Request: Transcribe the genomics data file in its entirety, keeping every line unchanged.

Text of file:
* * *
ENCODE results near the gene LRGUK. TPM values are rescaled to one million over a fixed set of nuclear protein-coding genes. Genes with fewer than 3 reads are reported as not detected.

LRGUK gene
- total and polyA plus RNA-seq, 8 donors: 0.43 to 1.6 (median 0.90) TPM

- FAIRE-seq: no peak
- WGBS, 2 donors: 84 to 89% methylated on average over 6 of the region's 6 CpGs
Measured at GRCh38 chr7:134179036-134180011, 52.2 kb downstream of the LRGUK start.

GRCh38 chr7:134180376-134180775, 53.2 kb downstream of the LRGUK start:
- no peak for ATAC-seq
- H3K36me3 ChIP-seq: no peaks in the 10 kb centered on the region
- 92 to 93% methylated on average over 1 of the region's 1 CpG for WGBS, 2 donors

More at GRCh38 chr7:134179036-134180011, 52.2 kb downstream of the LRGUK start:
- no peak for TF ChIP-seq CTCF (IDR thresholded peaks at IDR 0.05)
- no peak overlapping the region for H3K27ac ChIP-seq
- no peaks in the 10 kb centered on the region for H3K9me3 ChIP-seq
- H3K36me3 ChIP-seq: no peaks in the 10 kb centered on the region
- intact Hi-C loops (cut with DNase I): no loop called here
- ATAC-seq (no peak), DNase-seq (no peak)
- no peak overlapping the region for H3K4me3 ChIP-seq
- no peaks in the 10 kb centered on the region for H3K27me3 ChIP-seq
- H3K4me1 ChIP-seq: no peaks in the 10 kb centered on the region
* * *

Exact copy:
ENCODE results near the gene LRGUK. TPM values are rescaled to one million over a fixed set of nuclear protein-coding genes. Genes with fewer than 3 reads are reported as not detected.

LRGUK gene
- total and polyA plus RNA-seq, 8 donors: 0.43 to 1.6 (median 0.90) TPM

- FAIRE-seq: no peak
- WGBS, 2 donors: 84 to 89% methylated on average over 6 of the region's 6 CpGs
Measured at GRCh38 chr7:134179036-134180011, 52.2 kb downstream of the LRGUK start.

GRCh38 chr7:134180376-134180775, 53.2 kb downstream of the LRGUK start:
- no peak for ATAC-seq
- H3K36me3 ChIP-seq: no peaks in the 10 kb centered on the region
- 92 to 93% methylated on average over 1 of the region's 1 CpG for WGBS, 2 donors

More at GRCh38 chr7:134179036-134180011, 52.2 kb downstream of the LRGUK start:
- no peak for TF ChIP-seq CTCF (IDR thresholded peaks at IDR 0.05)
- no peak overlapping the region for H3K27ac ChIP-seq
- no peaks in the 10 kb centered on the region for H3K9me3 ChIP-seq
- H3K36me3 ChIP-seq: no peaks in the 10 kb centered on the region
- intact Hi-C loops (cut with DNase I): no loop called here
- ATAC-seq (no peak), DNase-seq (no peak)
- no peak overlapping the region for H3K4me3 ChIP-seq
- no peaks in the 10 kb centered on the region for H3K27me3 ChIP-seq
- H3K4me1 ChIP-seq: no peaks in the 10 kb centered on the region